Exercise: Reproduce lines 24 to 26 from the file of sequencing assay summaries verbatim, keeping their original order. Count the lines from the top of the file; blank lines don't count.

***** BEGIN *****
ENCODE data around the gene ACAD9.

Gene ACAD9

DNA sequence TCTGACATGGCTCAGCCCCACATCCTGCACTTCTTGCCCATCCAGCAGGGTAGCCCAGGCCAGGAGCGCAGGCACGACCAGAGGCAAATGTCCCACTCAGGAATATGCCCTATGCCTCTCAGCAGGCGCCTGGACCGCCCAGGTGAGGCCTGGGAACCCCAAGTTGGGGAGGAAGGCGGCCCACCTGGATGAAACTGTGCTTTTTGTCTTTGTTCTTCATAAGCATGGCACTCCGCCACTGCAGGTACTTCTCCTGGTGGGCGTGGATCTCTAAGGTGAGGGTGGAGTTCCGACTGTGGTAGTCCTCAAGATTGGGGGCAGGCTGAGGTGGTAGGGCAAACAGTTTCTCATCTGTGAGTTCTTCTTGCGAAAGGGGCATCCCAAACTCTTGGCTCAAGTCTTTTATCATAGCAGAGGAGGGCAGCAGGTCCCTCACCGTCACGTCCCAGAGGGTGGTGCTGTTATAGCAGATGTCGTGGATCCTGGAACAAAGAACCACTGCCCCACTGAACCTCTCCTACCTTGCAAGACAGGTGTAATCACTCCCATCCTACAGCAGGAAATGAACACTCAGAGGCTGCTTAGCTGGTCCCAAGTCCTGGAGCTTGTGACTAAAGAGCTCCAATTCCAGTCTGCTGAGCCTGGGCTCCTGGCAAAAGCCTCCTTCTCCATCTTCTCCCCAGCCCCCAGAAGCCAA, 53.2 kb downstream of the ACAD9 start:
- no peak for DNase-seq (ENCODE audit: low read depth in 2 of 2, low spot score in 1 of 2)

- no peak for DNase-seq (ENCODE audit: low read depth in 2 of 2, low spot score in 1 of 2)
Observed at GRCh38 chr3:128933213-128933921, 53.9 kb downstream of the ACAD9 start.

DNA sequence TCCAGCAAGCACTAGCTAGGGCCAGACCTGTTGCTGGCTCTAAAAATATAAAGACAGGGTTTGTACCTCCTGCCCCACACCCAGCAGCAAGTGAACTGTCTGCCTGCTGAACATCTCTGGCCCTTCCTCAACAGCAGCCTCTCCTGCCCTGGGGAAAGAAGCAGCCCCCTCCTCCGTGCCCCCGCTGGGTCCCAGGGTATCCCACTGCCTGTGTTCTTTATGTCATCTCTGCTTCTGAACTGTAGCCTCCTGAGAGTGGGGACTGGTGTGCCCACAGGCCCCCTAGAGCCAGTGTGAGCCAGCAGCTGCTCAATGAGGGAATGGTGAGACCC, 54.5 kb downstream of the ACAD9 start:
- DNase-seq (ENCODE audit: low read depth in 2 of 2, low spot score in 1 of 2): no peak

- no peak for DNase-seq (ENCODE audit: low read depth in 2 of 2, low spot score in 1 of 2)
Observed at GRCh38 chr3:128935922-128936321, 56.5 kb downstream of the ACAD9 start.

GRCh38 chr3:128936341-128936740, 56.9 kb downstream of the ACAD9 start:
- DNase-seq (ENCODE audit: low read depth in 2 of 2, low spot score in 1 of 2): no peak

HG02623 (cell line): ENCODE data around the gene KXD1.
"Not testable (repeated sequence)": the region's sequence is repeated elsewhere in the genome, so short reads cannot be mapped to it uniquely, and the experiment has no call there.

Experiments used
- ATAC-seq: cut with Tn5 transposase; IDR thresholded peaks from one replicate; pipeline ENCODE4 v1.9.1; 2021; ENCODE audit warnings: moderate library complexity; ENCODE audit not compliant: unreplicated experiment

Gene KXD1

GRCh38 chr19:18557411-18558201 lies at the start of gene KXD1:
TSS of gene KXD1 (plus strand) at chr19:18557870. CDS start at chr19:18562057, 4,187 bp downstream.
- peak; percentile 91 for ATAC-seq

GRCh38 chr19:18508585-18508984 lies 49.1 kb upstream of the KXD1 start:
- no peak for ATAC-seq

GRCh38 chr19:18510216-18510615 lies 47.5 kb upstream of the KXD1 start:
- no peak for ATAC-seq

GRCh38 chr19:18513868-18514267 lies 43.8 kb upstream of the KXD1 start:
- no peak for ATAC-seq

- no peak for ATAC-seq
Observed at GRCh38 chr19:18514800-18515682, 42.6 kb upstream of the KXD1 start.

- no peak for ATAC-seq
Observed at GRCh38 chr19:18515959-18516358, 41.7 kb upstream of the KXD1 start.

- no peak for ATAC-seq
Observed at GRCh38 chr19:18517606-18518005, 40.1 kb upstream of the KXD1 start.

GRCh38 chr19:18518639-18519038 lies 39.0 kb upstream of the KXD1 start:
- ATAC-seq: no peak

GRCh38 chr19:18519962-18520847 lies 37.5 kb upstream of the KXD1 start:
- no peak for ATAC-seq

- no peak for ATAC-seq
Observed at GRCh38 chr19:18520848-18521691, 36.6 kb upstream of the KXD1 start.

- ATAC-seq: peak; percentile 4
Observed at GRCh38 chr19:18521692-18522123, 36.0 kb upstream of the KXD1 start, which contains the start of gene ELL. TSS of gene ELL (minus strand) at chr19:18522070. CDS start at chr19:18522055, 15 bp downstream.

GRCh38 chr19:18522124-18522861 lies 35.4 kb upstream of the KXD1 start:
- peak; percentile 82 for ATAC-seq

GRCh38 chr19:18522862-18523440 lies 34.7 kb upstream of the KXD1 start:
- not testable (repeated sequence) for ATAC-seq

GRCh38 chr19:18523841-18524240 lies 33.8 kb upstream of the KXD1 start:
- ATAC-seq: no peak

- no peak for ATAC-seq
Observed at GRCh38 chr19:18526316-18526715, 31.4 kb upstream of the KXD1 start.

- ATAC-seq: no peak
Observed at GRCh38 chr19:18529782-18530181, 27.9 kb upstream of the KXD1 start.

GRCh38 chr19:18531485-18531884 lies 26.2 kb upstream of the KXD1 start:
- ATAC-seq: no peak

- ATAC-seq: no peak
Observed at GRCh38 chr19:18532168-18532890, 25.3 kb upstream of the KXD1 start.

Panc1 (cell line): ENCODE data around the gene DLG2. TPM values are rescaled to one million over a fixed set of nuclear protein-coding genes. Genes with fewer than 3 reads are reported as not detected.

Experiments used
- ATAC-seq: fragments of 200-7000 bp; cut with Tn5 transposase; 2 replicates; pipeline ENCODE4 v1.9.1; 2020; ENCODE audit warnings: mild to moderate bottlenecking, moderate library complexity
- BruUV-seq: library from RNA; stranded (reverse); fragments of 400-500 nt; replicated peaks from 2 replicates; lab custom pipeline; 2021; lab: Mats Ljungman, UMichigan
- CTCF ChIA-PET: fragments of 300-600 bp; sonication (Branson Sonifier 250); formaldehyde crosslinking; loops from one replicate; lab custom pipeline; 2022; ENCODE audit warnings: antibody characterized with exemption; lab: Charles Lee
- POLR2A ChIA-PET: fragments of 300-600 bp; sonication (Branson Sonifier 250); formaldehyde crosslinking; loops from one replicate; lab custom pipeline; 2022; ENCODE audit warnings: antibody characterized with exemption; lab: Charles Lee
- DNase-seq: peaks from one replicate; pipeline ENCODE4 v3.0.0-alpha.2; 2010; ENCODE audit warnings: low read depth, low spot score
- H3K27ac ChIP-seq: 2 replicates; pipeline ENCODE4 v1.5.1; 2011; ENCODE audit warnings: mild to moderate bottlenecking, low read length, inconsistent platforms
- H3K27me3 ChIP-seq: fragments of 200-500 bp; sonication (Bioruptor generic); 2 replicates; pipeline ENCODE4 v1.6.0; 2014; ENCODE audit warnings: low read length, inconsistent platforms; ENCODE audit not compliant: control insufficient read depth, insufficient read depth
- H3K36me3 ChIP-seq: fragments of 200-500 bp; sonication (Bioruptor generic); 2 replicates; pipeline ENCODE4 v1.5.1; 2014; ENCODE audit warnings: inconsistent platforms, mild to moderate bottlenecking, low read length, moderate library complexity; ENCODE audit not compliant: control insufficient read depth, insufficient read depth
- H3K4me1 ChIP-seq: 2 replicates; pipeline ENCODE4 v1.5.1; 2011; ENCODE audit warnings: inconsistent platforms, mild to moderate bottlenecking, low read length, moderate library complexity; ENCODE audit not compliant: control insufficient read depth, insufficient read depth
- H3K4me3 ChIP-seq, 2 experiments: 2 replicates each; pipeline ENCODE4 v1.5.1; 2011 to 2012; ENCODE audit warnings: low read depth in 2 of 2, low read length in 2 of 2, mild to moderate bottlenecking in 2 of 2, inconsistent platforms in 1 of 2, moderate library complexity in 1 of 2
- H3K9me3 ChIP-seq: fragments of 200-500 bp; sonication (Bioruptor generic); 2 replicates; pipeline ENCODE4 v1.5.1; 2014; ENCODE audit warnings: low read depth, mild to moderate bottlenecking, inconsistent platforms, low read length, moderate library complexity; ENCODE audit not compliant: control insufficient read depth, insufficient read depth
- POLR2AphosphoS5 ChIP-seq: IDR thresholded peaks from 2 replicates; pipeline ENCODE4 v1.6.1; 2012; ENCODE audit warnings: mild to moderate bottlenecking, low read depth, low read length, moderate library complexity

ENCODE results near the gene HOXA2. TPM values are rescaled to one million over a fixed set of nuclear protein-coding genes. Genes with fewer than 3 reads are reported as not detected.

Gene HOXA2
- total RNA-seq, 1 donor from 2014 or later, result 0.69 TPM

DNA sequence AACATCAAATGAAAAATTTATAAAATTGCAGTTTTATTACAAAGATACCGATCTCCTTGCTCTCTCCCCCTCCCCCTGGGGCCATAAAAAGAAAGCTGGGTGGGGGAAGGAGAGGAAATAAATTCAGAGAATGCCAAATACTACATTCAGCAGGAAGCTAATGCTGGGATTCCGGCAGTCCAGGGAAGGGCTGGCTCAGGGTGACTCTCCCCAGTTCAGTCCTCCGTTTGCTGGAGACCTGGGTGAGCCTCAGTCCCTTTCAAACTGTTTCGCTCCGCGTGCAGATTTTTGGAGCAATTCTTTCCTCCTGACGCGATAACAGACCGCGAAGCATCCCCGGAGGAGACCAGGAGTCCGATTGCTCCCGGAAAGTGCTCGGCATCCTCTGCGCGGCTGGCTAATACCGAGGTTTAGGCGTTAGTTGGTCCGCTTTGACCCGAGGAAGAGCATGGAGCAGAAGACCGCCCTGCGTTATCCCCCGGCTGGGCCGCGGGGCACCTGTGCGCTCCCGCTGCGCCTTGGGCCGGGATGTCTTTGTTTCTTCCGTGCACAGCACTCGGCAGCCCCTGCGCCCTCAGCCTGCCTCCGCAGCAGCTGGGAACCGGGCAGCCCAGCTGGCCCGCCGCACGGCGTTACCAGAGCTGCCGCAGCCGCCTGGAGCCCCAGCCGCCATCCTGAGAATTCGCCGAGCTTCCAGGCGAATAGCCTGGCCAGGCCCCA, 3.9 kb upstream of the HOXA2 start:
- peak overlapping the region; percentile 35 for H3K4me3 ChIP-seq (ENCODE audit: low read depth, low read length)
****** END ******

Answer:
- no peak for ATAC-seq

GRCh38 chr19:18513868-18514267 lies 43.8 kb upstream of the KXD1 start:
- no peak for ATAC-seq